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Vertebral asymmetries can present a challenge to analysis of the anatomical and biomechanical misalignment component of chiropractic vertebral subluxation. The objective of this study was to determine the extent of asymmetry among 10 natural bone atlas specimens using radiographic analysis.
Ten natural atlas bone specimens' images were recorded using a digital radiographic system, and evaluations were made by 2 independent examiners using the system's software. Mean differences, standard deviations, and agreements were evaluated in regard to bilateral differences.
The mean bilateral difference for both examiners was 0.96 mm, with a standard deviation of ±0.67 mm. There were no statistically significant differences between the mean values for left and right measurements.
The mean of 0.96 ± 0.67 mm indicates that measurements up to 1.63 mm (1 SD) or 2.30 mm (2 SDs) are clearly within a reference range of variation for this sample. This information could be used to assist the clinician measuring lateral misalignment of the atlas in determining the amount of expected normal asymmetry for the individual patient before concluding that lateral misalignment of the atlas is present.
These 10 specimens showed an average difference of 0.95 mm ± 1 SD (0.67 mm) or 2 SDs (1.34 mm) between the left and right sides of the atlas vertebrae. Differences found on radiographs may be due to asymmetry and not actual misalignment. On the average, for these 10 vertebra specimens, a lateral disposition of 1.62 mm on either side should be allowed when arriving at a conclusion for lateral displacement of the atlas.
Asymmetry in radiographic analysis is a topic of interest for chiropractors.1,2 In regard to the atlas (C1) vertebra, the asymmetry reported in earlier chiropractic literature pertains to differences of lateral mass height.2 More recent literature also indicates that the atlas vertebra is asymmetrical.3-7 Because of vertebral asymmetry, the question arises as to how this might affect analysis. For example, if a vertebra is measured to exhibit 1 mm of misalignment but this millimeter may be due to normal asymmetry, the vertebra may not be misaligned at all. This phenomenon has also been noted in a study regarding scoliosis, where measurements of lateral displacement of 1° to 6° were “associated with non-scoliotic spines.”8
The base posterior (BP) radiograph has been recommended to prevent errors regarding asymmetry,9 but the question remains as to how much asymmetry should be allowed before the clinician can say that actual lateral displacement exists in a given patient. In chiropractic radiographic analysis, the BP radiograph and anterior-posterior open mouth (APOM) radiograph are used to determine lateral misalignment of atlas by comparing the atlas alignment relative to the occipital condyles.10,11 To determine lateral misalignment of atlas, the BP uses a measurement from the center of “Duff's Vs”10,11 (which are purported to be ossification centers) located on the occipital condyles to points in the atlas transverse foramina10,11 (Fig 1). The APOM view uses a measurement from the center of the medial inferior tips of the occipital condyles to points on the lateral mass10,11 (Fig 2).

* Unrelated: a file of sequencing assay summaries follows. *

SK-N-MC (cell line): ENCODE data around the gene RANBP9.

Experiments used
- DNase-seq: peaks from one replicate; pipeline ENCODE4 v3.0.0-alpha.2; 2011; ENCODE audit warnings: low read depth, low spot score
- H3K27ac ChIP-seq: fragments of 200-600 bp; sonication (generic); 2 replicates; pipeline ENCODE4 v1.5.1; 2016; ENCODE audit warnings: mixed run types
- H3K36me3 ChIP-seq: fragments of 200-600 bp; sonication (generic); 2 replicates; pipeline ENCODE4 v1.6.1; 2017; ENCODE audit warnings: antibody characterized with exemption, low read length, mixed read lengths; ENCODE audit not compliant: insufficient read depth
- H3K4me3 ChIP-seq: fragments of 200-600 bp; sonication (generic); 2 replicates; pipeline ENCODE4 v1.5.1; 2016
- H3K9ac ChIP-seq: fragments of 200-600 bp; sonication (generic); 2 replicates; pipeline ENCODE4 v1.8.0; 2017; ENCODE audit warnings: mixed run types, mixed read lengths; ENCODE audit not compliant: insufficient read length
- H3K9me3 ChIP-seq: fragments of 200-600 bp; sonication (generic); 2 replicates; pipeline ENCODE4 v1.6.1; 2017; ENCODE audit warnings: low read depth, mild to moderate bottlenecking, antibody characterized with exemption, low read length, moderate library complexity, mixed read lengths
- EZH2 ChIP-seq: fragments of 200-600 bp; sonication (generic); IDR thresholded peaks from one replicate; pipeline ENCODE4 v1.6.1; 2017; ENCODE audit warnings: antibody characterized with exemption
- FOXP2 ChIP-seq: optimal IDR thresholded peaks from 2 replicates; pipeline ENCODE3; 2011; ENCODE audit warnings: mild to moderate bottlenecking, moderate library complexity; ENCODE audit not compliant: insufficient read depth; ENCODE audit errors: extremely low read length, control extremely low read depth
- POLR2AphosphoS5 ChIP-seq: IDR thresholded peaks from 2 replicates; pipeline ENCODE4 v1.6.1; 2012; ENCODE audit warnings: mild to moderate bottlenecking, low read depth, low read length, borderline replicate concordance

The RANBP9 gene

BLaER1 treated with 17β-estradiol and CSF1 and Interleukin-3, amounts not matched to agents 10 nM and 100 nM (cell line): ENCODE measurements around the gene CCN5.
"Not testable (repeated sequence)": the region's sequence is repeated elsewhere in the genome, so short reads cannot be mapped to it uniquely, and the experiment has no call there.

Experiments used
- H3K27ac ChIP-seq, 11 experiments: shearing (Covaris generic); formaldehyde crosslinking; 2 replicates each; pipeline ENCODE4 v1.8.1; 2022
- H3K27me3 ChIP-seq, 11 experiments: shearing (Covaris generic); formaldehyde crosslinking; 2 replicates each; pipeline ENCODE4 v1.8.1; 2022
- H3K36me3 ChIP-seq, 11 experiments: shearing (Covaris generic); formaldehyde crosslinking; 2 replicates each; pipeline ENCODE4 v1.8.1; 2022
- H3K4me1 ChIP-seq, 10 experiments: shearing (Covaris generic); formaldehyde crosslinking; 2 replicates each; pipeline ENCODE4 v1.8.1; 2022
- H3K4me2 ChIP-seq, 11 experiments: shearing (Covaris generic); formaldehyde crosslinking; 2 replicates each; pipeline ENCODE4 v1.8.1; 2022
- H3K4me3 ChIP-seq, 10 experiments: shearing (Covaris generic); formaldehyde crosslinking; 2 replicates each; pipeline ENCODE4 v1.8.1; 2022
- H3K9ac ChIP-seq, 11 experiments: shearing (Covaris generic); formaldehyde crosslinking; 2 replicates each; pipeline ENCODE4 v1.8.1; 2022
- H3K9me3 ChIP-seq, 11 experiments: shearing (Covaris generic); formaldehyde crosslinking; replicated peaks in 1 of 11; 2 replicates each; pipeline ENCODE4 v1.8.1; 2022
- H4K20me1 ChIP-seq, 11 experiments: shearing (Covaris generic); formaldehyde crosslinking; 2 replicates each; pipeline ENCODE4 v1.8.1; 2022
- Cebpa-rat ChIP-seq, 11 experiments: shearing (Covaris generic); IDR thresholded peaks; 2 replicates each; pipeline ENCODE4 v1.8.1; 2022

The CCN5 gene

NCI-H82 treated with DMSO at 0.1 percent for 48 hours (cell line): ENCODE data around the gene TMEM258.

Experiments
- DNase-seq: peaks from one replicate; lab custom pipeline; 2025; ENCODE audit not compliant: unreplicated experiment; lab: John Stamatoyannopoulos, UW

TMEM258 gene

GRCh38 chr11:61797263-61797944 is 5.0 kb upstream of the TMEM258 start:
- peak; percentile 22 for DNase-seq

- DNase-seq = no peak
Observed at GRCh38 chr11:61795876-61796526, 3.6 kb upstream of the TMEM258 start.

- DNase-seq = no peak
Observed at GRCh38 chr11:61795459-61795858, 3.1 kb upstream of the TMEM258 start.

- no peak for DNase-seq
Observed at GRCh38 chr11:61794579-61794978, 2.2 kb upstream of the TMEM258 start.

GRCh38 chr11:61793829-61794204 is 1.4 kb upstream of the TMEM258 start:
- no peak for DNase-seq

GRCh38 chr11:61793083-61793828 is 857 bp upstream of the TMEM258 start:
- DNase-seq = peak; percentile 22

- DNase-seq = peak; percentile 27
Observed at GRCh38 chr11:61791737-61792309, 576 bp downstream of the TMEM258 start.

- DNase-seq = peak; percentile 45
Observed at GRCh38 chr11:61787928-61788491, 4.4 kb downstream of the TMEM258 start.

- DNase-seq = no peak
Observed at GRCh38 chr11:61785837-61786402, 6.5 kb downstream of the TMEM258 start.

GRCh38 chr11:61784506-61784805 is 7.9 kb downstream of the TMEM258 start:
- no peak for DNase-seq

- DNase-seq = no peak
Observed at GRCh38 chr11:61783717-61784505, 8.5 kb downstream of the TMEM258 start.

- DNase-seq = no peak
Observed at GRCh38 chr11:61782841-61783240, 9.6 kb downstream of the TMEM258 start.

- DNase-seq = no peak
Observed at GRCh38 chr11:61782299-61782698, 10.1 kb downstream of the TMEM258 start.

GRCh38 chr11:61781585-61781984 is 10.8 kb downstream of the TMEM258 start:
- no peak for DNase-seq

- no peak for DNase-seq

The paucity of investigation concerning the accuracy of the transverse foramen (TF) and lateral mass points has prompted this study because these measurements assume that the TF and lateral mass points are equidistant from a center point on the atlas.
Bilateral differences, if within 1 SD from the mean, could be considered within normal variation when analyzing for lateral misalignment of atlas in relation to the occipital condyles. Should this standard form of quality control be adopted, it will serve to improve the accuracy of the analysis. The purpose of this study is to determine what, if any, asymmetry exists in atlas bone specimens, which could in turn improve the accuracy of determining atlas lateral misalignment.
The study was approved by the Sherman College of Straight Chiropractic institutional review board. Ten natural bone atlas (C1) vertebra specimens from humans were obtained from the college's learning resource center. A Viztek (Jacksonville, FL) digital radiograph unit was used for the imaging procedures. Each atlas vertebra was placed directly on the radiograph Bucky that was parallel to the floor. The bone was positioned on the center of the crosshairs on the Bucky to ensure that it was in the path of the central ray in an effort to minimize distortion (Fig 3). Once the image was recorded in the digital radiographic system, evaluations were made by 2 independent examiners using the system's software.
In this study, 2 different reference points were used as a center of the atlas vertebra: (1) the anterior-most aspect of the anterior tubercle and (2) the center of the neural ring. The center of the neural ring was established by using the crosshairs tool supplied as a standard component of the Viztek digital radiograph software. For each of the 2 reference points (anterior tubercle and neural ring center), 5 different methods of analysis were performed: measurements were made between the anterior tubercle or neural ring center and identical points on each side of the atlas for each method.